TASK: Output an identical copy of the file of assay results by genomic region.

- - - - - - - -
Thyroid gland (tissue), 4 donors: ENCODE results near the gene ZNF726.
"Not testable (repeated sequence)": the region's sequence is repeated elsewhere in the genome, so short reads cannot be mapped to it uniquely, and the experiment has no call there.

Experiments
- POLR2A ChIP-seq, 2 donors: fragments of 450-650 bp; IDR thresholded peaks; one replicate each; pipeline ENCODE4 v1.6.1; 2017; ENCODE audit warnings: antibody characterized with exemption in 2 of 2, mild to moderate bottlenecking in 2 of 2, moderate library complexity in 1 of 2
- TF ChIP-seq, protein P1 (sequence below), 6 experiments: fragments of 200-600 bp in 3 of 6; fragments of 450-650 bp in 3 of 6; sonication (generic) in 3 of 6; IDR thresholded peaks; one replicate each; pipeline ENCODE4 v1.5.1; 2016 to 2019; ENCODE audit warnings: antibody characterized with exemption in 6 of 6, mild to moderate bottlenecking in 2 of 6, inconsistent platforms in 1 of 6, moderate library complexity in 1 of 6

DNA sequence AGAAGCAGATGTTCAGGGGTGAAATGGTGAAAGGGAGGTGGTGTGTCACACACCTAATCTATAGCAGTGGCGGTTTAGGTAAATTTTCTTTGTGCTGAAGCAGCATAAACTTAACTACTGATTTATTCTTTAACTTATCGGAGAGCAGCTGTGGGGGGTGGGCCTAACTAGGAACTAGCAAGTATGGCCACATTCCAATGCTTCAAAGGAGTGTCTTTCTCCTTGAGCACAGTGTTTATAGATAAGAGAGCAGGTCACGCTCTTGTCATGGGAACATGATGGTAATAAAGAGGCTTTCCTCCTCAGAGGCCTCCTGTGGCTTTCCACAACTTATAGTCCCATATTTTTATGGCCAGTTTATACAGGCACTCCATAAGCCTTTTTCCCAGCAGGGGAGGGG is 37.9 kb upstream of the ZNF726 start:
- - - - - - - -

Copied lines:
Thyroid gland (tissue), 4 donors: ENCODE results near the gene ZNF726.
"Not testable (repeated sequence)": the region's sequence is repeated elsewhere in the genome, so short reads cannot be mapped to it uniquely, and the experiment has no call there.

Experiments
- POLR2A ChIP-seq, 2 donors: fragments of 450-650 bp; IDR thresholded peaks; one replicate each; pipeline ENCODE4 v1.6.1; 2017; ENCODE audit warnings: antibody characterized with exemption in 2 of 2, mild to moderate bottlenecking in 2 of 2, moderate library complexity in 1 of 2
- TF ChIP-seq, protein P1 (sequence below), 6 experiments: fragments of 200-600 bp in 3 of 6; fragments of 450-650 bp in 3 of 6; sonication (generic) in 3 of 6; IDR thresholded peaks; one replicate each; pipeline ENCODE4 v1.5.1; 2016 to 2019; ENCODE audit warnings: antibody characterized with exemption in 6 of 6, mild to moderate bottlenecking in 2 of 6, inconsistent platforms in 1 of 6, moderate library complexity in 1 of 6

DNA sequence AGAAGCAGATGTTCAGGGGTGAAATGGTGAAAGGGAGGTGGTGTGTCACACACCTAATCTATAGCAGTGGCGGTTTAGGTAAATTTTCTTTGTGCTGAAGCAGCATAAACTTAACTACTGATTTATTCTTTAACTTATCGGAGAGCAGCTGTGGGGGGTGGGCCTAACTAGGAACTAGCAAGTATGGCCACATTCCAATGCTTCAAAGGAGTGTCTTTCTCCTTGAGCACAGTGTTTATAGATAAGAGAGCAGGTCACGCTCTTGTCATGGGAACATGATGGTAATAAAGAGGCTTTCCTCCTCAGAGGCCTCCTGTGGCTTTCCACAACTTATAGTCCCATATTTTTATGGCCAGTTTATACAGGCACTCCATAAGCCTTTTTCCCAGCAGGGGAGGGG is 37.9 kb upstream of the ZNF726 start: